Other commentators, such as Utpal Shuvro of the Prothom Aalo newspaper, do concede that religion did play a role in many Bangladeshis preferring the Pakistani team over India at that time. It could also be that the Sharjah days — when the India-Pakistan rivalry was at its peak and was very keenly followed here — coincided with the rise of religious fundamentalism in the sub-continent. The demolition of Babri Masjid also, possibly, nurtured an anti-India sentiment.
In 1996, however, a young bespectacled and mustachioed left-hander conquered Lord’s and Team India was again popular in Bangladesh. “Sourav Ganguly was huge. The fact that a Bengali was playing for India boosted Bangladeshis’ self-esteem, too,” Shuvro said. In one stroke through the off-side, language again overcame religion in this part of the world, 25 years after 1971.
While Bangladeshis were keenly following the India-Pakistan rivalry on TV, they were also tuned in to an equally intense competition being played out in their own backyard. During the late 80s and 90s, there was a thriving club cricket scene in Dhaka. Old timers regale you with the stories of Abahani and Mohammedan’s rivalry, and there are claims that 30,000 people would turn up at the Bangabandhu National Stadium in the heart of Dhaka whenever these two teams played each other.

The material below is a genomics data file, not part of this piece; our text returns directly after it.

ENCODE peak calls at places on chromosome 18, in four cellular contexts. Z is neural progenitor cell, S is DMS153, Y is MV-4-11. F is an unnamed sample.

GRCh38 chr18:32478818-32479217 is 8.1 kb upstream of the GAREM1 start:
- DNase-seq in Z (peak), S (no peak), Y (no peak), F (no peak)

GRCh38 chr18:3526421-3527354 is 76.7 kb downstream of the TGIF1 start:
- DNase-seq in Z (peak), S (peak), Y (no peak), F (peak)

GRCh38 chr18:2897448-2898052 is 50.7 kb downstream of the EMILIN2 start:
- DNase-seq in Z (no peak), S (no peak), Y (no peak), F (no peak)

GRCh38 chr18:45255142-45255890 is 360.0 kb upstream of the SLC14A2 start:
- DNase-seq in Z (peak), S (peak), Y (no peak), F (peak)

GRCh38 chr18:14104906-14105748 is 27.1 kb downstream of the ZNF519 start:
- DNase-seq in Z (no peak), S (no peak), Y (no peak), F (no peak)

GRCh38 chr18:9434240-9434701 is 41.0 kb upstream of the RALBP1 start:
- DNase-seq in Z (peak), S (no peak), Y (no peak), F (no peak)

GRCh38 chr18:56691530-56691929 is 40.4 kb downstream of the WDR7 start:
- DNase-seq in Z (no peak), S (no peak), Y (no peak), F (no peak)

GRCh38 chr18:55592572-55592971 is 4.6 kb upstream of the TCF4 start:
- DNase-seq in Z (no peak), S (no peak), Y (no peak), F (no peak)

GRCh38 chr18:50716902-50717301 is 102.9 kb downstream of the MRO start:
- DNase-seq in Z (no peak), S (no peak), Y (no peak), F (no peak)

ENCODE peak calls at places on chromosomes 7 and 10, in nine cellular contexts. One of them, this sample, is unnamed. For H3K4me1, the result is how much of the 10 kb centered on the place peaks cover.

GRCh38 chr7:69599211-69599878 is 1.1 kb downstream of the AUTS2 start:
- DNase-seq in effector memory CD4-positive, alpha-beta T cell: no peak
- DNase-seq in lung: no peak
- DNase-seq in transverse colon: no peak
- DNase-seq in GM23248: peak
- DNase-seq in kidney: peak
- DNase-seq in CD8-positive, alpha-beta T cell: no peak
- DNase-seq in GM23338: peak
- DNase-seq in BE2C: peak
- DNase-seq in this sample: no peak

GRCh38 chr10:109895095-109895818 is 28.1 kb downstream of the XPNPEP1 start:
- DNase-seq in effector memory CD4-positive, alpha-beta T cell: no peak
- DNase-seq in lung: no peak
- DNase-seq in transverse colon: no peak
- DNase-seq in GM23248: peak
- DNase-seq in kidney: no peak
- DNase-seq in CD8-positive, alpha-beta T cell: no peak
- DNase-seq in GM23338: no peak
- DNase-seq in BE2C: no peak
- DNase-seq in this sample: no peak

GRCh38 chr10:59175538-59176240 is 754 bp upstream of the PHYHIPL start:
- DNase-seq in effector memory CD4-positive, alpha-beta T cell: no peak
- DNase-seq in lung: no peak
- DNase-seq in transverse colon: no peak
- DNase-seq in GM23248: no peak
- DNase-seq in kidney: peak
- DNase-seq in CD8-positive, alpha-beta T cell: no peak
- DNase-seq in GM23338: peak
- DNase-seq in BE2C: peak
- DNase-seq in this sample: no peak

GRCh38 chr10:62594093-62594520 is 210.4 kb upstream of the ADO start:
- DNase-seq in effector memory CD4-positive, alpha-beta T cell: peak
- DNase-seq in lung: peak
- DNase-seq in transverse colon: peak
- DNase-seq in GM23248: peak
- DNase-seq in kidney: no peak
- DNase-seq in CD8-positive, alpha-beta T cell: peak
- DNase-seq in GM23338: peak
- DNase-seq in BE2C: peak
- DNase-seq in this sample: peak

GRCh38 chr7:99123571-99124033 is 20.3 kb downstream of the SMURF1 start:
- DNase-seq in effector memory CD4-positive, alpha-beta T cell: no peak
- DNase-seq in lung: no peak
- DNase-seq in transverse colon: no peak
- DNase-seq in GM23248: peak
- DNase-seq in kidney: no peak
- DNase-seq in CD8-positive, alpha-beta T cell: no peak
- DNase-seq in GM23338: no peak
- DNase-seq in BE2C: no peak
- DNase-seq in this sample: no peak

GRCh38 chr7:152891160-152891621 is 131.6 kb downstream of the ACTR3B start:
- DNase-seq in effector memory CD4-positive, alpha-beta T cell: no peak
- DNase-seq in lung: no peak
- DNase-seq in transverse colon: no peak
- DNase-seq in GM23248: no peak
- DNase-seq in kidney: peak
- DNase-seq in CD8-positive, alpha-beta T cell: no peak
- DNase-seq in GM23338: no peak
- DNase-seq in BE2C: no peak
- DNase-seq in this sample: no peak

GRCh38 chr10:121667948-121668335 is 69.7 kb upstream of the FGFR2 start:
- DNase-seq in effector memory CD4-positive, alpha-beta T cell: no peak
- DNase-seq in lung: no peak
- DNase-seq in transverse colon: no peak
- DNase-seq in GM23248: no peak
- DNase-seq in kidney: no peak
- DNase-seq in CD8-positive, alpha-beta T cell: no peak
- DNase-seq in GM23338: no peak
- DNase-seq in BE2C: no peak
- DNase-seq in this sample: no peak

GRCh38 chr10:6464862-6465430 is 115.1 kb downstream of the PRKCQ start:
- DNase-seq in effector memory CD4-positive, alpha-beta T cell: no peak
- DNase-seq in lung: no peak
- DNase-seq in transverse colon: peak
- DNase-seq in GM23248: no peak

“That was thing, if you were from Motijheel, you would support Mohammedan, and if you were from Dhanmondi, you would support Abahani. The rivalry was so intense. As a kid I never wanted to play for Bangladesh. I always wanted to play for Abahani,” Isam says.
Which was understandable, because the national team wasn’t doing well during this period. In 1994 in Nairobi, there were hopes that the team would make the 1996 World Cup, which was being co-hosted in the sub-continent. The interest was high, but Bangladesh lost to each of the three teams that eventually qualified — Kenya, UAE and the Netherlands.
In Kuala Lumpur three years later, though, Bangladesh cricket finally took its chance. Things would change irrevocably. A Bangladeshi wouldn’t need to support any other team after that.
It was a crucial group stage match against the Netherlands. Bangladesh needed a win to enter the semifinals, from which three teams would make the ’99 World Cup in England. Chasing 141, they were 15-4, but Akram Khan played the knock of his life to see them through.
What made the win stunning wasn’t just the match situation, but also everything else about it. It had rained so much that the synthetic field wasn’t fit to play cricket. But the players, the journalists and the fans — and there were a lot of expat Bangladeshis who had turned up — all rolled up their sleeves and came to help the groundstaff dry the field. “Years later, I did an interview with the Dutch player Bas Zuiderent and he corroborated the whole story. He said that both teams wanted to play the match badly,” Isam says.
Back home, a nation had its collective ears glued to the radio — for there was no telecast of the ICC Trophy, probably an insignificant tournament in the larger scheme of things.